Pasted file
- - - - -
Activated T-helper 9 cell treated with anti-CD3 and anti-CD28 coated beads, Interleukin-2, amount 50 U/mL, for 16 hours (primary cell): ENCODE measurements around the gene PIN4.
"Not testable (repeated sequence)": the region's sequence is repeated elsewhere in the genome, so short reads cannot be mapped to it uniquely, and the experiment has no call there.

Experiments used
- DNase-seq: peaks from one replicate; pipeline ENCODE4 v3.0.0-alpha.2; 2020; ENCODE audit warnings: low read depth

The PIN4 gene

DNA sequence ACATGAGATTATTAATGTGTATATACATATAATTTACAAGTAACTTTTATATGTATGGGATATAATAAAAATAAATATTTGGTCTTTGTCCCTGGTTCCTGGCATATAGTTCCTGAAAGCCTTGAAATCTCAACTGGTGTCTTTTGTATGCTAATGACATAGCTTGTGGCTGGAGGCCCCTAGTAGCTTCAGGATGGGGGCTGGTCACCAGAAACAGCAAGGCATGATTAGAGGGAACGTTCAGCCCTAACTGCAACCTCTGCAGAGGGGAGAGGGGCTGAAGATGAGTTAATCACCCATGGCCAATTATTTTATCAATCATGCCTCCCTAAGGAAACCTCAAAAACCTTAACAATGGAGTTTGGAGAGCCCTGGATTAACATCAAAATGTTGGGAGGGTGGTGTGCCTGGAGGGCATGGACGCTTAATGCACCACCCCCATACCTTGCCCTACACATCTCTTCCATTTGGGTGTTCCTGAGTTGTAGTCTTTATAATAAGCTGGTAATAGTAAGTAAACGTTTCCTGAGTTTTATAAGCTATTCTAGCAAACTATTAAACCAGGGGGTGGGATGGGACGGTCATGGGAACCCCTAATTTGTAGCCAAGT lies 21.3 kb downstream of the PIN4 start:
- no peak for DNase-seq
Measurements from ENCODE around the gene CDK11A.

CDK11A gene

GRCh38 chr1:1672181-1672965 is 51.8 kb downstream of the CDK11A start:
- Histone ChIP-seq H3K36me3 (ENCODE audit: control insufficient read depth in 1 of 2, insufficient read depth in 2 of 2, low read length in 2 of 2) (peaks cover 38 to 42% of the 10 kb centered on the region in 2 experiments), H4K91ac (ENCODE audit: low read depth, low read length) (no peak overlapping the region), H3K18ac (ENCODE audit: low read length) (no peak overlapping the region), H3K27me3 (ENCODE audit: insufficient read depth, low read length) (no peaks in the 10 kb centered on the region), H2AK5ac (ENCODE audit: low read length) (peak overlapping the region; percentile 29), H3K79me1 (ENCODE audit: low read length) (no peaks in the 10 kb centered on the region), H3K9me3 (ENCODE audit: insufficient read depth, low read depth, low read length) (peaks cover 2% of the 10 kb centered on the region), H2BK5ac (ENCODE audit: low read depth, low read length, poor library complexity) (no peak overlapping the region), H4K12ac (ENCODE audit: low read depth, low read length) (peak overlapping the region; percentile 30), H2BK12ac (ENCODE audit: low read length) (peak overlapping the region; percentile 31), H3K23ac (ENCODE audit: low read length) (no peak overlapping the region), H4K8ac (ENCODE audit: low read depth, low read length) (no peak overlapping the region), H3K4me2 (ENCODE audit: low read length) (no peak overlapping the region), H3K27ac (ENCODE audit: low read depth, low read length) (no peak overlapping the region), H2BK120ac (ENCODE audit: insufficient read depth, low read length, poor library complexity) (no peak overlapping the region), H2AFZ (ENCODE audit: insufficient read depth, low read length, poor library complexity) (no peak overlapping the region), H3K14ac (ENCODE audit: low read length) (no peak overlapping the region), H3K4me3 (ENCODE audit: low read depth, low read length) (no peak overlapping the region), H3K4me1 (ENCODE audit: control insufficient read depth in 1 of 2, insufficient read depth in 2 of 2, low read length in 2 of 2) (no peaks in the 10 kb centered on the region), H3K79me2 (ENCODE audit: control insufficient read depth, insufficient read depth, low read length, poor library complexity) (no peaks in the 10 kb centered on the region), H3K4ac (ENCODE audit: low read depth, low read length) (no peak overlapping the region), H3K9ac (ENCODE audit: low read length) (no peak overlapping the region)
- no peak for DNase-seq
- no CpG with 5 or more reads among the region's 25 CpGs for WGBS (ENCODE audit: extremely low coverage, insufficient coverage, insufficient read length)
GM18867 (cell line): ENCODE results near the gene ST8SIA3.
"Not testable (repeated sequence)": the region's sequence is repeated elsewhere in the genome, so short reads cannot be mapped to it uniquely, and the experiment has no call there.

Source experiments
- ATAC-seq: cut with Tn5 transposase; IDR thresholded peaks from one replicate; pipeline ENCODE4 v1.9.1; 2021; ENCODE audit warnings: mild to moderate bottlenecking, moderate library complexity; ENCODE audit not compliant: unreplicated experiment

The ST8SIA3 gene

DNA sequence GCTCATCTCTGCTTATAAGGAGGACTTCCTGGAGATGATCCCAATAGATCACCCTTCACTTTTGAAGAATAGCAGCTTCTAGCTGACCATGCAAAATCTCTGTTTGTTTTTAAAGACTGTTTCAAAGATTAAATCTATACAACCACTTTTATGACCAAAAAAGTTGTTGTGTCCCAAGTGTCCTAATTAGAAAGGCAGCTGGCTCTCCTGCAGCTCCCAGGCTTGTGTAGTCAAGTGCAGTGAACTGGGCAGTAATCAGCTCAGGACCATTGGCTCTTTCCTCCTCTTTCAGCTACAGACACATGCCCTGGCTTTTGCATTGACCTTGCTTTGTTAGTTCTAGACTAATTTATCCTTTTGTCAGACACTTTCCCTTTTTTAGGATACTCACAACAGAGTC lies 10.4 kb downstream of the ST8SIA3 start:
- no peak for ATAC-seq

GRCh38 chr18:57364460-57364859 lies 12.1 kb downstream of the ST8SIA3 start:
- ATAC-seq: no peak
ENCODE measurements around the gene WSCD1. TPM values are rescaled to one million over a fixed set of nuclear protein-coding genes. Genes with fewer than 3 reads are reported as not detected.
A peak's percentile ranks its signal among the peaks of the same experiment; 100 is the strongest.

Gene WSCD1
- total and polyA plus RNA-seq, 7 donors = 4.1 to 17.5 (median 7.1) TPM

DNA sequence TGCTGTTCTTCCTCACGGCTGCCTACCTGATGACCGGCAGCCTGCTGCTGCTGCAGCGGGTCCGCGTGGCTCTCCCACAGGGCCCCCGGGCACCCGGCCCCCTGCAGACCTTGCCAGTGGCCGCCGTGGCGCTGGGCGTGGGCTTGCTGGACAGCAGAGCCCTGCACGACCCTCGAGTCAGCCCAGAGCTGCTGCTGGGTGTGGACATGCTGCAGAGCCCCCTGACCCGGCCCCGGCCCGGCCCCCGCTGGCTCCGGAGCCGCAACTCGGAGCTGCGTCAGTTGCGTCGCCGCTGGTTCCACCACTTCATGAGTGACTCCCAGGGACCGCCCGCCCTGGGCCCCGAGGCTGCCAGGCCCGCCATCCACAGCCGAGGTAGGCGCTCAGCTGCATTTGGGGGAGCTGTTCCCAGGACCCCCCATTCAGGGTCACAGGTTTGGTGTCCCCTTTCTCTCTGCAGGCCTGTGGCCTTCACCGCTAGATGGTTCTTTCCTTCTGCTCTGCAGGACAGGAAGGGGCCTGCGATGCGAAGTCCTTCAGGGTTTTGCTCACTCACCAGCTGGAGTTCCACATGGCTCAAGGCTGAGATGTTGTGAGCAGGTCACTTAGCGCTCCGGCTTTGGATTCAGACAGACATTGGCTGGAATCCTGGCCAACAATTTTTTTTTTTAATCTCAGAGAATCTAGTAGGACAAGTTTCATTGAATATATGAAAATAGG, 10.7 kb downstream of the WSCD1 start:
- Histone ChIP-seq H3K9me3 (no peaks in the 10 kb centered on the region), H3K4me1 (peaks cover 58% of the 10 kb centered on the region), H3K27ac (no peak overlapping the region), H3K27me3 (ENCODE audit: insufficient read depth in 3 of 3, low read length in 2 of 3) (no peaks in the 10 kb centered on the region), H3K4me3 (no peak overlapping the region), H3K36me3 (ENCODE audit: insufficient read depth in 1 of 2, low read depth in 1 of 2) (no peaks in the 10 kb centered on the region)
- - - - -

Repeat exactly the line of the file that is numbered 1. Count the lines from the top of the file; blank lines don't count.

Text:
Activated T-helper 9 cell treated with anti-CD3 and anti-CD28 coated beads, Interleukin-2, amount 50 U/mL, for 16 hours (primary cell): ENCODE measurements around the gene PIN4.